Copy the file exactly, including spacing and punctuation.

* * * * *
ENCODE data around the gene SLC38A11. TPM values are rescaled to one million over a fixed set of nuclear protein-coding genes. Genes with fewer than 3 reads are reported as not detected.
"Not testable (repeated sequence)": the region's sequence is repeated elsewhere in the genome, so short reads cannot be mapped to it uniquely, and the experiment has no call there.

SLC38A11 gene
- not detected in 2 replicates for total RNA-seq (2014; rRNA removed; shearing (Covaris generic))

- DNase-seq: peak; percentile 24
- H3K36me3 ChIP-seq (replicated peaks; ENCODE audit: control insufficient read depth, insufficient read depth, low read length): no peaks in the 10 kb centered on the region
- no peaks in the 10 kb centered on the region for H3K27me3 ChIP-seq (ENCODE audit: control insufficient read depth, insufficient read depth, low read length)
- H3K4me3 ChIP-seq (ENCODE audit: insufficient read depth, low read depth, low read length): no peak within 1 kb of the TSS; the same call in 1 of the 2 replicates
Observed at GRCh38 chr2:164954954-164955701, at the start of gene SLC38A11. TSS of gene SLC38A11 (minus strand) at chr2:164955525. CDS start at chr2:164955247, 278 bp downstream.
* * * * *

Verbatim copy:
ENCODE data around the gene SLC38A11. TPM values are rescaled to one million over a fixed set of nuclear protein-coding genes. Genes with fewer than 3 reads are reported as not detected.
"Not testable (repeated sequence)": the region's sequence is repeated elsewhere in the genome, so short reads cannot be mapped to it uniquely, and the experiment has no call there.

SLC38A11 gene
- not detected in 2 replicates for total RNA-seq (2014; rRNA removed; shearing (Covaris generic))

- DNase-seq: peak; percentile 24
- H3K36me3 ChIP-seq (replicated peaks; ENCODE audit: control insufficient read depth, insufficient read depth, low read length): no peaks in the 10 kb centered on the region
- no peaks in the 10 kb centered on the region for H3K27me3 ChIP-seq (ENCODE audit: control insufficient read depth, insufficient read depth, low read length)
- H3K4me3 ChIP-seq (ENCODE audit: insufficient read depth, low read depth, low read length): no peak within 1 kb of the TSS; the same call in 1 of the 2 replicates
Observed at GRCh38 chr2:164954954-164955701, at the start of gene SLC38A11. TSS of gene SLC38A11 (minus strand) at chr2:164955525. CDS start at chr2:164955247, 278 bp downstream.